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The Screen Time Equation – Crafting Thoughtful Solutions to a Digital Life Dilemma

screen time

What is screen media?

Crafting screen time guidelines for all family members is a great back-to-school undertaking, but coming up with guidance that is fair and equitable requires family members to consider and answer a range of questions.

Devoting beginning-of-the-year time — at home and at school — to examine solutions to the screen time equation will help 21st Century  children find and understand answers to the most challenging question that so many of us ask, “What exactly is screen time?” To help get started the whole family can  listen to a radio program about screen time, a 2015 broadcast on NPR’s The Diane Rehm Show.

Schools can support and collaborate with families by helping students understand the usefulness of non-screen activities, specifying clearly to parents and students the academic expectations for school digital devices at home, and explaining in detail what students are expected to do and use when they complete work online. Refocusing on multitasking (It’s not possible.) is also a good idea as well as stating the school’s commitment to student privacy.         Continue reading

9 Digital Parenting Back-to-School Tips – 2016 (With Printable PDF)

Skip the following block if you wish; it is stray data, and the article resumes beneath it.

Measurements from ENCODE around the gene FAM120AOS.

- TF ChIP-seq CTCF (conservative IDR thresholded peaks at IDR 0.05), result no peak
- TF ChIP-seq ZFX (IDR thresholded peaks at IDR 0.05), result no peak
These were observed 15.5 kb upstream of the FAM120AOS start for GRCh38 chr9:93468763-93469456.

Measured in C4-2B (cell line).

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Click to download a PDF document.

What can parents and teachers do to ensure that digital kids, with their hand-held devices, connected school activities, homework, and other online activities, get off to a good start at the beginning of the school year?

Back-to-school preparation is more than school supplies, lunch boxes and carpool arrangements. It also involves reviewing and articulating connected-life expectations with family members.

To help you consider the issues in your 21st Century child’s digital life, and your own, use the this nine-item back-to-school digital parenting checklist to get started. Continue reading

Farewell Dr. Papert: May Your Technology & Learning Vision Live Forever!

Massachusetts Institute of Technology’s Professor Seymour Papert passed away recently.

A picture I took onside the MIT Media Lab.

A picture I took inside the MIT Media Lab.

While he had been fragile for some time following an accident, his extraordinary influence on teaching and learning, including how he really created the maker movement more than 25 years ago, will continue for many years to come.

Without his wisdom and vision, many educators in the school technology fields, where I spent most of my career,  would not have been fortunate enough to pursue exciting and deeply meaningful vocations. Every school, every teacher, every educational technology specialist, and every K-12 technology director can trace their professional activities back to Dr. Papert’s deep understanding of the power of learning with computers and digital devices. The Media Lab remembrance page notes that:

Papert’s career traversed a trio of influential movements: child development, artificial intelligence, and educational technologies. Based on his insights into children’s thinking and learning, Papert recognized that computers could be used not just to deliver information and instruction, but also to empower children to experiment, explore, and express themselves.